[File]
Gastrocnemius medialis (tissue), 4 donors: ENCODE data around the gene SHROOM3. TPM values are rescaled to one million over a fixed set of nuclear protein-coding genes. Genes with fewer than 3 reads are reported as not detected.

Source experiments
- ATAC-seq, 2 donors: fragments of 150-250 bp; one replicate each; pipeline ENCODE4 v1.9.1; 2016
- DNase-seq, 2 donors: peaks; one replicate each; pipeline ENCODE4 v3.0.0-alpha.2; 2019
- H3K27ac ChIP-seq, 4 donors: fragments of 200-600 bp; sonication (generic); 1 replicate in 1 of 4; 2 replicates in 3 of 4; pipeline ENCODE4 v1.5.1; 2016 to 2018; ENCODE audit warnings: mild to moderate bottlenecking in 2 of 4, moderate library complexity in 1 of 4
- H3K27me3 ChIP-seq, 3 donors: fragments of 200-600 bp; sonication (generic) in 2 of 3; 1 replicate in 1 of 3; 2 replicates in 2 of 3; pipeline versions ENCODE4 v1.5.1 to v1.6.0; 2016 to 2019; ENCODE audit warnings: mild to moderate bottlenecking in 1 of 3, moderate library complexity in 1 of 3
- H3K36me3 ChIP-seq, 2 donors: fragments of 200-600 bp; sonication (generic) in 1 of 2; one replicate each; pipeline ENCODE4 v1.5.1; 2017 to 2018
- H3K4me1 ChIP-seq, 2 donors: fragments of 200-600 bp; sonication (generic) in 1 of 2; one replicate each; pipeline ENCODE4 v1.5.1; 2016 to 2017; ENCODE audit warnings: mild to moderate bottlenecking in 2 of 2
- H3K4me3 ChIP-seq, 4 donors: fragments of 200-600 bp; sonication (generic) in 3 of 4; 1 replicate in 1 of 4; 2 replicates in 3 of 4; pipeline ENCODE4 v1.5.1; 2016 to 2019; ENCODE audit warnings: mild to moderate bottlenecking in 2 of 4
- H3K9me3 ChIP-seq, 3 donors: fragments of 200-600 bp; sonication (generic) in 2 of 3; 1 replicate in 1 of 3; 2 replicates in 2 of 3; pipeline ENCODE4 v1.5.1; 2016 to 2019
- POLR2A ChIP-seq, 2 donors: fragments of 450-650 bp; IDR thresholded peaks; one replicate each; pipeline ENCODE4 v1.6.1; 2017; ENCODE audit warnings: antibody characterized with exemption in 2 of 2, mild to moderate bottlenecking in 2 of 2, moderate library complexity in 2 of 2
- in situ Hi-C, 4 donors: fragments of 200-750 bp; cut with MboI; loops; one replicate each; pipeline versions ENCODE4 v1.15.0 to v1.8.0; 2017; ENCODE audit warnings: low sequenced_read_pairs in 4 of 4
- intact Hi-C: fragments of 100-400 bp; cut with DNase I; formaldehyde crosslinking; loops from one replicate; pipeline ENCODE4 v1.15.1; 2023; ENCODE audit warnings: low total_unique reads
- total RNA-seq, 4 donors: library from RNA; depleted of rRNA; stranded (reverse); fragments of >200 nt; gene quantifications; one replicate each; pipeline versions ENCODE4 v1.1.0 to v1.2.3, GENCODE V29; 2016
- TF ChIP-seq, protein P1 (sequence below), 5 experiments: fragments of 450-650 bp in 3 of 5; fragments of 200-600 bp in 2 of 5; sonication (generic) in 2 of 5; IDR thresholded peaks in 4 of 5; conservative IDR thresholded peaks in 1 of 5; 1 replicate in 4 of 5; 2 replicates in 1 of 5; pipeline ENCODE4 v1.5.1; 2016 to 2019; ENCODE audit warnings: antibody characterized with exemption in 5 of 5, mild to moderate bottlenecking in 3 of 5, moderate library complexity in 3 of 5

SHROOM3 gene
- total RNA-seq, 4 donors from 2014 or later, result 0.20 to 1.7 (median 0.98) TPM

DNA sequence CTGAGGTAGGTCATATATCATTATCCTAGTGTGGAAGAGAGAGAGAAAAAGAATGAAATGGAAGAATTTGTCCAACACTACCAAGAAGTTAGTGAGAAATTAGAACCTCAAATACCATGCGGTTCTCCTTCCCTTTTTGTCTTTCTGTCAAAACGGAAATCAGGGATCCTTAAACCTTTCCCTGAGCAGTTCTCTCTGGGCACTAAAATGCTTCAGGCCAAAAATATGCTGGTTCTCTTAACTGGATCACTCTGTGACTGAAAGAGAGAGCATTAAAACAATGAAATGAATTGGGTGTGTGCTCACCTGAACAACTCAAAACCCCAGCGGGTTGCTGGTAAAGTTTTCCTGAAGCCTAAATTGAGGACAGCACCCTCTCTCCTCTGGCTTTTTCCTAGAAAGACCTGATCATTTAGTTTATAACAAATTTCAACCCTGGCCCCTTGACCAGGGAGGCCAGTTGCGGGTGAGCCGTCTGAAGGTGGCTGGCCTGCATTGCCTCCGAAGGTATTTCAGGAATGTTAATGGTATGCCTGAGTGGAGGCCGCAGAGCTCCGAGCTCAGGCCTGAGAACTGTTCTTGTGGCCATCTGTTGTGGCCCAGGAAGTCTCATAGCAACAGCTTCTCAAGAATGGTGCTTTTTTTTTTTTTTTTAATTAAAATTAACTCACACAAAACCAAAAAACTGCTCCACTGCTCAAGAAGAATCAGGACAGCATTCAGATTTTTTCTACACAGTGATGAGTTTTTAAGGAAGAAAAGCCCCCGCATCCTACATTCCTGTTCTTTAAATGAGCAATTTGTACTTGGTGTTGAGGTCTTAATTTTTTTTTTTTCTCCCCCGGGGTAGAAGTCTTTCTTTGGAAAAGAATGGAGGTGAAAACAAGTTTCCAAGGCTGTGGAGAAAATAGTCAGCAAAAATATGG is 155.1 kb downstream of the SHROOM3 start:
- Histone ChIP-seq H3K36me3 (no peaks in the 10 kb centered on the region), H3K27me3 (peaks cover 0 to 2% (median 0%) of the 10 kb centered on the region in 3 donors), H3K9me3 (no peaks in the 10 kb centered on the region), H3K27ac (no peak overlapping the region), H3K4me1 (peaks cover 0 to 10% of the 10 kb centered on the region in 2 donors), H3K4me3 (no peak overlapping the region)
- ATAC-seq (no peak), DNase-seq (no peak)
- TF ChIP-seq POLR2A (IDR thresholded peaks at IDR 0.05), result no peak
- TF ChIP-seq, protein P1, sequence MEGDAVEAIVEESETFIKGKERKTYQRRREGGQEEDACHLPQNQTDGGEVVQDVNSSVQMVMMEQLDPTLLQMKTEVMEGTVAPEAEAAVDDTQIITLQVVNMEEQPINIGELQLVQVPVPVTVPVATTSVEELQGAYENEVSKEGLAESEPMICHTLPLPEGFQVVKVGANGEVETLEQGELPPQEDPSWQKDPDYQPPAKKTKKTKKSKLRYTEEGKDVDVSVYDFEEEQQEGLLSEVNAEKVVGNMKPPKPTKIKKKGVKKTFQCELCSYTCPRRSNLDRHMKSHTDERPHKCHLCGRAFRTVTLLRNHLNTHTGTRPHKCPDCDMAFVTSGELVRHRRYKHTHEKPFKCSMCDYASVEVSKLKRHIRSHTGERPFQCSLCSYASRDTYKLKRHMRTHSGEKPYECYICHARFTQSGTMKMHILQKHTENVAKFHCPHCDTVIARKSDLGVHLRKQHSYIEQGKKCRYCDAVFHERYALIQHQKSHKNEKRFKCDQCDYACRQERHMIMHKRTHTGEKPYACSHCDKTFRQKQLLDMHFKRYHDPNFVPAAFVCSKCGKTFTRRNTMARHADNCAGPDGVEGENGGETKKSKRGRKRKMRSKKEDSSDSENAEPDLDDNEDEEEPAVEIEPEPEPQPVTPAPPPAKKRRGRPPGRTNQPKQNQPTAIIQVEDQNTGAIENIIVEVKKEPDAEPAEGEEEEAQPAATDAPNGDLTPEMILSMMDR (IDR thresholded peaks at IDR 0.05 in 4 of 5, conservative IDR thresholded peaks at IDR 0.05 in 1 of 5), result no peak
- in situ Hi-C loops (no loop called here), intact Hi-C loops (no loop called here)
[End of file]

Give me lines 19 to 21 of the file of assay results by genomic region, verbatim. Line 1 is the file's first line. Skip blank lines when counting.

- Histone ChIP-seq H3K36me3 (no peaks in the 10 kb centered on the region), H3K27me3 (peaks cover 0 to 2% (median 0%) of the 10 kb centered on the region in 3 donors), H3K9me3 (no peaks in the 10 kb centered on the region), H3K27ac (no peak overlapping the region), H3K4me1 (peaks cover 0 to 10% of the 10 kb centered on the region in 2 donors), H3K4me3 (no peak overlapping the region)
- ATAC-seq (no peak), DNase-seq (no peak)
- TF ChIP-seq POLR2A (IDR thresholded peaks at IDR 0.05), result no peak